Which medications in the drug class Potassium-Sparing Diuretics are used in the treatment of Primary Aldosteronism?

Updated: Mar 24, 2020
  • Author: Gabriel I Uwaifo, MD; Chief Editor: Romesh Khardori, MD, PhD, FACP  more...
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Potassium-Sparing Diuretics

These agents are used as second-line medication for the treatment of primary aldosteronism due to nonlateralizing disease and/or lateralizing disease for which surgery is otherwise contraindicated or refused. They often must be used with other antihypertensives to achieve the best blood pressure control, because they are not potent antihypertensives.

Triamterene (Dyrenium)

Triamterene is a potassium-sparing diuretic with relatively weak natriuretic properties. It exerts a diuretic effect on the distal renal tubule to inhibit reabsorption of sodium in exchange for potassium and hydrogen. Triamterene increases sodium excretion and reduces the excessive loss of potassium and hydrogen associated with hydrochlorothiazide. It is not a competitive antagonist of mineralocorticoids; its potassium-conserving effect is observed in patients with Addison disease (ie, without aldosterone).

The onset and duration of activity with triamterene are similar to those of hydrochlorothiazide. No predictable antihypertensive effect is demonstrated. It is rapidly absorbed following oral administration, and peak plasma levels are achieved within 1 hour of dosing. Triamterene is primarily metabolized to a sulfate conjugate of hydroxytriamterene. Plasma and urine levels of this metabolite greatly exceed triamterene levels.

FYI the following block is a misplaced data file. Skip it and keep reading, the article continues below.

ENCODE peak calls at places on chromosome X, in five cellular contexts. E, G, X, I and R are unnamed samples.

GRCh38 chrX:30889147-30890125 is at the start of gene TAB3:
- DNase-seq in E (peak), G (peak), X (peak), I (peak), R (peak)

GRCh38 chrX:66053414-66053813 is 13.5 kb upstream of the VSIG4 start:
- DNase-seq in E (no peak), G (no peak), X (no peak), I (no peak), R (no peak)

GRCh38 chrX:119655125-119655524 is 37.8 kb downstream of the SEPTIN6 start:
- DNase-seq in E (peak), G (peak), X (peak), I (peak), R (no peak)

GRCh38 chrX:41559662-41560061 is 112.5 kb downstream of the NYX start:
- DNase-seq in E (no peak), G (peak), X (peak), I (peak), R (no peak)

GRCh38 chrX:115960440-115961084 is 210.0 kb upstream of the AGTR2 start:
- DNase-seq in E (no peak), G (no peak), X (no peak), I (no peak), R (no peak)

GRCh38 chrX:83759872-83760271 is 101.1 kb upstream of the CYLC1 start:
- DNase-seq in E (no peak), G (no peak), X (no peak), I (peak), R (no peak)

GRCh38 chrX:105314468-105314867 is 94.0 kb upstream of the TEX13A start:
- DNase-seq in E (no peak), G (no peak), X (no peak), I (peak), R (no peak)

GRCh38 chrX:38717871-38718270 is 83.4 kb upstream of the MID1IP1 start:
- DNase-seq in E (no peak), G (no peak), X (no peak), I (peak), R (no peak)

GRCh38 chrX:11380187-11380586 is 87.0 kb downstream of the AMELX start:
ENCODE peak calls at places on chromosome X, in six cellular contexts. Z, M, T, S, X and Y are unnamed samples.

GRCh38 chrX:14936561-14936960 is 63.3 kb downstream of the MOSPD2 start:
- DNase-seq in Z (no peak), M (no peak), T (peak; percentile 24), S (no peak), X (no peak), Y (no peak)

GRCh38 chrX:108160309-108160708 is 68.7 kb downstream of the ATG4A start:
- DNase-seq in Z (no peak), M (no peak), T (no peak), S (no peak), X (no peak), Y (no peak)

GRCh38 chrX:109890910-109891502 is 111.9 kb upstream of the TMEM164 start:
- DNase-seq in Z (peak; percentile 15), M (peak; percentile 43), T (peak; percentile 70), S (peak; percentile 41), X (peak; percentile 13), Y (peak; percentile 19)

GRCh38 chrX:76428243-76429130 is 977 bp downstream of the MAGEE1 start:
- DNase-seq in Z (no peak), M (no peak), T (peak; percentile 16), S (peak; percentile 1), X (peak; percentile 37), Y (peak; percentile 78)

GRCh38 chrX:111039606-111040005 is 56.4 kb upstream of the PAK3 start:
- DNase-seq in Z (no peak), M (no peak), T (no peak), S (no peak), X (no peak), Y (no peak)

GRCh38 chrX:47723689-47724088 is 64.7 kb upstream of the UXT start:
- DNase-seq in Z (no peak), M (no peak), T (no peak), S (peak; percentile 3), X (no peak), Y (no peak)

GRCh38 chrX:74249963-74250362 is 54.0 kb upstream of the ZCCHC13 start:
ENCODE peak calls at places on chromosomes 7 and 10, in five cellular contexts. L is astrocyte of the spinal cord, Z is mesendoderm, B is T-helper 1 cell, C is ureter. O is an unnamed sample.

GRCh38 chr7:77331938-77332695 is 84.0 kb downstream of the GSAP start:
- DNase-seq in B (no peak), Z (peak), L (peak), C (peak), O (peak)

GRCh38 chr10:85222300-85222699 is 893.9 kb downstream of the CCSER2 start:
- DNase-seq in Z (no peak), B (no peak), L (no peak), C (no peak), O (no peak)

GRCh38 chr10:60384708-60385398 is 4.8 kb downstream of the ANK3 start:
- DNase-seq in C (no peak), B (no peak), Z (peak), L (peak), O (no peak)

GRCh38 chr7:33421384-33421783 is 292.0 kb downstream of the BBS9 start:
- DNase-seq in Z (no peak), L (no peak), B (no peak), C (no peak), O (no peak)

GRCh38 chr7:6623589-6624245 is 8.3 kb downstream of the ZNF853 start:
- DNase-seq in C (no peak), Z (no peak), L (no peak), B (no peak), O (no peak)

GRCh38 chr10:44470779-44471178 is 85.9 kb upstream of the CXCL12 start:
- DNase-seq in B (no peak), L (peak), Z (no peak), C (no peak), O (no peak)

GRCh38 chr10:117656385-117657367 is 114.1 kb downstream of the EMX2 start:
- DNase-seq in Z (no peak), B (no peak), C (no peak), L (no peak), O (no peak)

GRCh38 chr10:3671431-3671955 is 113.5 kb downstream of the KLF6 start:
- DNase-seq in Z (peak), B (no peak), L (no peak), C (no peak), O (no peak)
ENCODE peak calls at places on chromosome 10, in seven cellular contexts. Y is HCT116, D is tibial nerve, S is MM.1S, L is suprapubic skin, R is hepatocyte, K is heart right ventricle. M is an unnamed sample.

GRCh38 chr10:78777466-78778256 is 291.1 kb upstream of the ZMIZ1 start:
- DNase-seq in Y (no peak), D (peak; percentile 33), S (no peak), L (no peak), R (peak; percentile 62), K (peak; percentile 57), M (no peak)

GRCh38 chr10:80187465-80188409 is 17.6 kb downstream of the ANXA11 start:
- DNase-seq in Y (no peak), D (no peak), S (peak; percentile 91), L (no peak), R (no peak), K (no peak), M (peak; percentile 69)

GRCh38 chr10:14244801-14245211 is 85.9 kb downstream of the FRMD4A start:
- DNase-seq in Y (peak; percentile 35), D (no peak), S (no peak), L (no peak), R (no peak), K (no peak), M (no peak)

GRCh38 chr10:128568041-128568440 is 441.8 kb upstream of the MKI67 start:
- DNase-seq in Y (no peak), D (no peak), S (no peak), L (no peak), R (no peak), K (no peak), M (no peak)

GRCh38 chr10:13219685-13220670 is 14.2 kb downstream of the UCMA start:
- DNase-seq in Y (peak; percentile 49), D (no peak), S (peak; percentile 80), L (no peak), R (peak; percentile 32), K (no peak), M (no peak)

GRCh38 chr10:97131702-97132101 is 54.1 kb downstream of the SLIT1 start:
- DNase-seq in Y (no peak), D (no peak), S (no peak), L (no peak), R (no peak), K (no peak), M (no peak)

Amiloride is a pyrazine-carbonyl-guanidine unrelated chemically to other known antikaliuretic or diuretic agents. It is a potassium-conserving (antikaliuretic) drug that, compared with thiazide diuretics, possesses weak natriuretic, diuretic, and antihypertensive activity. Amiloride's effects have been partially additive to the effects of thiazide diuretics in some clinical studies. When it is administered with a thiazide or loop diuretic, it has been shown to decrease the enhanced urinary excretion of magnesium that occurs when a thiazide or loop diuretic is used alone.

Amiloride has potassium-conserving activity in patients receiving kaliuretic-diuretic agents. Amiloride is not an aldosterone antagonist, and its effects are observed in the absence of aldosterone. It exerts its potassium-sparing effect through the inhibition of sodium reabsorption at the distal convoluted tubule, cortical collecting tubule, and collecting duct. This decreases the net negative potential of the tubular lumen and reduces potassium and hydrogen secretion and their subsequent excretions.

Amiloride usually begins to act within 2 hours after an oral dose. Its effect on electrolyte excretion reaches a peak between 6-10 hours and lasts about 24 hours. Peak plasma levels are obtained in 3-4 hours, and the drug's plasma half-life varies between 6 and 9 hours.

Amiloride is not metabolized by the liver; it is instead excreted unchanged by the kidneys. Within 72 hours, about 50% of a dose of amiloride is excreted in urine and 40% in stool. The drug has little effect on the glomerular filtration rate or on renal blood flow. Because the liver does not metabolize amiloride hydrochloride, drug accumulation is not anticipated in patients with hepatic dysfunction; however, accumulation can occur if hepatorenal syndrome develops.

Amiloride should rarely be used alone. Used as single agents, potassium-sparing diuretics, including amiloride, result in an increased risk of hyperkalemia (approximately 10% with amiloride). Amiloride should be used alone only when persistent hypokalemia has been documented and only with careful titration of the dose and close monitoring of serum electrolyte levels.

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